New Mexico-based singer/songwriter Eliza Gilkyson's "Songs From the River Wind" is an entertaining mix of original and traditional tunes with touches of country, folk and bluegrass.
After having focused largely on social themes in recent works, Gilkyson endeavored to take a break from politics and feature tunes that reflect her fondness for the Old West. Gilkyson's "Charlie Moore" is a folksy tribute to an inspirational friend from her youth ("Brought up as a tribal Indian, he was an old man when I met him/I was shy and unsure, a shadow of a girl/But I will never forget him").
On several tracks Gilksyson fuses original lyrics with traditional material as in "Colorado Trail" ("The nights are so lonely/When there's someone left behind") with a final verse that Gilkyson learned from an old Sons of the Pioneers recording. Similarly with "Wandering" Gilkyson nicely covers a traditional Irish tune her father's band Terry Gilkyson and the Easy Riders recorded in 1958, with new lyrics that give a sweetly sentimental nod to her father ("My father was a song man/My mother broke his heart").
"Buffalo Gals Redux" is reworked to effectively serve as something of a title track ("Buffalo gals and pony boys/Get to congregating down in old Dubois/Cowboys coming out to make some noise/At the Wind River Rendevoux"), as does the original "Wind River and You" in which Gilkyson reminisces about a youthful romance ("Wind River love, sagebrush and grass grow/My heart has been lasso'd by a love that is true").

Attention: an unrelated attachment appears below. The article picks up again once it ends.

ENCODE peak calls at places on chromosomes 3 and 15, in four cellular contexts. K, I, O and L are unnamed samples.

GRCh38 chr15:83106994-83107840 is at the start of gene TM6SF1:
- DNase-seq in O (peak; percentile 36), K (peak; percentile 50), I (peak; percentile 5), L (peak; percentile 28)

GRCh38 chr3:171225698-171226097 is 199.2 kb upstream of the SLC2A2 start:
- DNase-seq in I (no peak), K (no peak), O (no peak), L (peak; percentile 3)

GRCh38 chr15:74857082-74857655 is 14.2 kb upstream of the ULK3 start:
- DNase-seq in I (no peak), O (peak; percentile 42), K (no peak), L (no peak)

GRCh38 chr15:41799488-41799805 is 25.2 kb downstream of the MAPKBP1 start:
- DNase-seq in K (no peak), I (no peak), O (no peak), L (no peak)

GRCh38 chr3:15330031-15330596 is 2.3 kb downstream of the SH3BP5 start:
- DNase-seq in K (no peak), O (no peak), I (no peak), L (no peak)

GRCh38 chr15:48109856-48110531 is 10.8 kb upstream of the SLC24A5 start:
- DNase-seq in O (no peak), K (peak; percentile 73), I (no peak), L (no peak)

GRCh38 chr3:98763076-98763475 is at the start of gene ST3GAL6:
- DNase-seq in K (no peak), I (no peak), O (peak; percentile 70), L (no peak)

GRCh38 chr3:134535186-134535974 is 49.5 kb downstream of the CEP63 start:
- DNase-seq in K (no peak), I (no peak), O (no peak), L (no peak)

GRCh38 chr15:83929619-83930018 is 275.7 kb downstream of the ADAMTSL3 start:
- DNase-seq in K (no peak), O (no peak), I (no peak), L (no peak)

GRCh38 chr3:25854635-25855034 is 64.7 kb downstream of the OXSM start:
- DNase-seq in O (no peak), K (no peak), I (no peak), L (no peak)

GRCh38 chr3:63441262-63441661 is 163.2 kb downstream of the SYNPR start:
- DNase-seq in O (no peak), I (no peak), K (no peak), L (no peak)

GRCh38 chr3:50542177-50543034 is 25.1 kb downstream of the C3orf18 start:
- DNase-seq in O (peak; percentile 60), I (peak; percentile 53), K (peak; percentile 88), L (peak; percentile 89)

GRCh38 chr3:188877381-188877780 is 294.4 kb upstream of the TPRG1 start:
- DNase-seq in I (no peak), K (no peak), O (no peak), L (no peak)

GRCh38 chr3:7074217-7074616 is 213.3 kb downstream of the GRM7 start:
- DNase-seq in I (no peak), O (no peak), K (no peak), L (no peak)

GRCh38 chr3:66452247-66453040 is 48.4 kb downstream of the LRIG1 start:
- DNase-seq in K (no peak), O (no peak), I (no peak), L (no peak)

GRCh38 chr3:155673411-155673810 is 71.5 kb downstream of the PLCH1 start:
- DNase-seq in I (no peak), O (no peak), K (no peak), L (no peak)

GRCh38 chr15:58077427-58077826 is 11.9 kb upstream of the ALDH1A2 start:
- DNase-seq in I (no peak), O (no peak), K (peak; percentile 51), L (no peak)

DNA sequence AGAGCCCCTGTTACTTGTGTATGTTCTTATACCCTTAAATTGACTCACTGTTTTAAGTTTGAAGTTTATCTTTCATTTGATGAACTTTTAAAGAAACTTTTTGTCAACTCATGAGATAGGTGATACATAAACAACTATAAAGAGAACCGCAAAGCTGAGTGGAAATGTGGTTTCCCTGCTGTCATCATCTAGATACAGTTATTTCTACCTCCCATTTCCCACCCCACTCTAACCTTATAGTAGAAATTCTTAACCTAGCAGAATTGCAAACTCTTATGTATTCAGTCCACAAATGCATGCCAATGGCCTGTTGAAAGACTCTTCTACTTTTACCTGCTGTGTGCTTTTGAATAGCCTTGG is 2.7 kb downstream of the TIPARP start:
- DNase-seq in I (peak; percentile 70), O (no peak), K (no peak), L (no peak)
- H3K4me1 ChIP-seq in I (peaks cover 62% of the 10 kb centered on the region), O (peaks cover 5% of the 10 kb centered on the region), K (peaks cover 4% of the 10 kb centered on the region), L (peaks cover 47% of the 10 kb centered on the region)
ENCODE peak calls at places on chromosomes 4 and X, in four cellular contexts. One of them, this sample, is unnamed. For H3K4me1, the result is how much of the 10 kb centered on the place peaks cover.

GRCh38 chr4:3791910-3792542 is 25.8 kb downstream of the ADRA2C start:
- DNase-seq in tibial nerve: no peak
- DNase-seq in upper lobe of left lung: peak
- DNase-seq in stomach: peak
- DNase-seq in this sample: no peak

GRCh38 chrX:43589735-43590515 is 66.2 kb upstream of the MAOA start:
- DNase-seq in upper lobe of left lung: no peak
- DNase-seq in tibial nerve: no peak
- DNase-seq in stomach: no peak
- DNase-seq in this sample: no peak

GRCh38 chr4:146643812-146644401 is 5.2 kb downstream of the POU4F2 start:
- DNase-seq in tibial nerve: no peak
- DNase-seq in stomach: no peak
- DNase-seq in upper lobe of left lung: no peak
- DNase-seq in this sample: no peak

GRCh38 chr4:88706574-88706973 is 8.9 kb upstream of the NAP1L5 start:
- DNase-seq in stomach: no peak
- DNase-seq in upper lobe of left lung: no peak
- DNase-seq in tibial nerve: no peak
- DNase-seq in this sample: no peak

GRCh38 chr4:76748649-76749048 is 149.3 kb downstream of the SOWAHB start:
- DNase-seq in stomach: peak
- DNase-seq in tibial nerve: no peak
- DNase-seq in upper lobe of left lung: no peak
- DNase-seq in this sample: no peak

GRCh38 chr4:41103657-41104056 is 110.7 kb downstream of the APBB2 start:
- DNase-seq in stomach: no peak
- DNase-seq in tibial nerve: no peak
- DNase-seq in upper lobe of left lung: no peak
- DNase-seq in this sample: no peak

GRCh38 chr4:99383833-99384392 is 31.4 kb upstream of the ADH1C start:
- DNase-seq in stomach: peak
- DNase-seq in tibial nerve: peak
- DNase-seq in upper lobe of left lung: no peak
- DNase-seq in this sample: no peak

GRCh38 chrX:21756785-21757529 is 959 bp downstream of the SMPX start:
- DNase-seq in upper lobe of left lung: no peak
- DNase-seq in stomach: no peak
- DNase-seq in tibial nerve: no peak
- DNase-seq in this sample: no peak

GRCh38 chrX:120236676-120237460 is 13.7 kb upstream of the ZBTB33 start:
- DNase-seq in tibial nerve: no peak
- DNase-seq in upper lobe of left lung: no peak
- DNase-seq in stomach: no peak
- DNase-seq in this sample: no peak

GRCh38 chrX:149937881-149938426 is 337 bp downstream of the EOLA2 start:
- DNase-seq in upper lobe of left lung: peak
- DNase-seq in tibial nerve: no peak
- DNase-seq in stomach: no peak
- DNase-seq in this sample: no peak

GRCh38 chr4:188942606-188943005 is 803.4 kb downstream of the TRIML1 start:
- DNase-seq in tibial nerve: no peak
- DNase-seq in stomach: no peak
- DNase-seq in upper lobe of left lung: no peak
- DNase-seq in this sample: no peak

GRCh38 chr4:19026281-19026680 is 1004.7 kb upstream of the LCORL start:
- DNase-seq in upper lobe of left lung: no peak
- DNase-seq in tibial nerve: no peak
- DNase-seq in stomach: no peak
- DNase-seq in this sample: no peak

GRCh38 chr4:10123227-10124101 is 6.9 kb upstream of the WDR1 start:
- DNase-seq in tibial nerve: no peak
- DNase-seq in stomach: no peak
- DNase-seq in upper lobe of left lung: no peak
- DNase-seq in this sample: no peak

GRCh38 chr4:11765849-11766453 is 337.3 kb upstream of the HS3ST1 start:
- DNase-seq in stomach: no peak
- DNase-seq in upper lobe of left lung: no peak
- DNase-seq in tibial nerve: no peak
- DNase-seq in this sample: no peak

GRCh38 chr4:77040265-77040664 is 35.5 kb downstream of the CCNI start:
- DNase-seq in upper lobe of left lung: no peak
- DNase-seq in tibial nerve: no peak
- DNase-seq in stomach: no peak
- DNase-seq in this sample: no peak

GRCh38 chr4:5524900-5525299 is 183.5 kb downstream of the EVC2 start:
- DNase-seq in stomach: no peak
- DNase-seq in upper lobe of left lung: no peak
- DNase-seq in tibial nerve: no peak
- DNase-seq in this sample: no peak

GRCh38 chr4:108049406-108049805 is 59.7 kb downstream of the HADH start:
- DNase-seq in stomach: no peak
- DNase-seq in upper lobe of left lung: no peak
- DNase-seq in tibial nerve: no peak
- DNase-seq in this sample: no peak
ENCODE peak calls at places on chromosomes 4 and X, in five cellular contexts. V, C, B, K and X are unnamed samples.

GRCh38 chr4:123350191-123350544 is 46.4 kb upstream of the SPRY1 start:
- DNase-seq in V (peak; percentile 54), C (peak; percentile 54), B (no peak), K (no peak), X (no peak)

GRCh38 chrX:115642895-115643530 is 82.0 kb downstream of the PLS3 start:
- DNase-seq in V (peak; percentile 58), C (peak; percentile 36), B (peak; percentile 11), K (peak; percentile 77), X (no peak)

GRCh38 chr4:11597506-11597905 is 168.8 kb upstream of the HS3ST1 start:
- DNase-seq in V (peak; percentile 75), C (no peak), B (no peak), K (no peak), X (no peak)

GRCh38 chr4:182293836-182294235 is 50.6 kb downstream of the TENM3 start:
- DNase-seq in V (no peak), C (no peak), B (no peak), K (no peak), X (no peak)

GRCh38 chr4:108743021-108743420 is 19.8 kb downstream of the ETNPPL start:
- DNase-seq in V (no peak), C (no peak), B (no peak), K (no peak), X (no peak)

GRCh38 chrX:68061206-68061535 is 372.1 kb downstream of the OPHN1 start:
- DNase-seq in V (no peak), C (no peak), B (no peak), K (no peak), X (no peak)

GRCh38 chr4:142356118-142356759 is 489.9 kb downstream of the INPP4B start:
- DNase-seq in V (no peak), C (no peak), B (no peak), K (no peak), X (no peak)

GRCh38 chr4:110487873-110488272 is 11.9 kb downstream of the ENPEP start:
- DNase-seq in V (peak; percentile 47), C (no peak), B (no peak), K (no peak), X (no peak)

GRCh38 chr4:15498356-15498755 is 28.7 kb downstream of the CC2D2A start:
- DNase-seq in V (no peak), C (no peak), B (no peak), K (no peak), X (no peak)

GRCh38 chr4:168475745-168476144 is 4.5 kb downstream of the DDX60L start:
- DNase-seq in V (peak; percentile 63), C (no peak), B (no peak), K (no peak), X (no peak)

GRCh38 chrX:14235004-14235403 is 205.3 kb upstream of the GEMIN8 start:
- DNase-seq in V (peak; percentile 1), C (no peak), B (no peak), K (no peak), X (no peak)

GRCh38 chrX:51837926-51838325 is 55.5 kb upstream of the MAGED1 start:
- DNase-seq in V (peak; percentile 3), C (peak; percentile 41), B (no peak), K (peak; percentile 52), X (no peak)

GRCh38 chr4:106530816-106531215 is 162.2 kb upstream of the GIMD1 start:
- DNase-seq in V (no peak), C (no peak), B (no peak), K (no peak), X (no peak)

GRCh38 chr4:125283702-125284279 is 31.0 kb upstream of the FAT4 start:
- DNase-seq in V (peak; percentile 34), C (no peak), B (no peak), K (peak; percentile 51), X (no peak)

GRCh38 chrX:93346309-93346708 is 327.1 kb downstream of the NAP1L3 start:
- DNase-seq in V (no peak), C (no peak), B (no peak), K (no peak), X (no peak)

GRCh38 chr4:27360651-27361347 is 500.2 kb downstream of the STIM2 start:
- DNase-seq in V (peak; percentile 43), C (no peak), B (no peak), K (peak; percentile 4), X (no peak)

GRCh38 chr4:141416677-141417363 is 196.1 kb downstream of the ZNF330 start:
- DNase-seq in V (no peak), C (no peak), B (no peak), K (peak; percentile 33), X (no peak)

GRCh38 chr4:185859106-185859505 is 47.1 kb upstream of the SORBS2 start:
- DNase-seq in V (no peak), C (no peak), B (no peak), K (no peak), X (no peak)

The effort was tastefully produced by multi-instrumentalist Don Richmond, who arranged the traditional instrumental "CM Schottische" complete with simulated surface noise to recreate the feel of listening to an old 78 RPM record. With notable contributions from Warren Hood (fiddle), Kym Warner (mandolin) and Michael Hearne (harmony vocals), "Songs From the River Wind" is thoroughly enjoyable.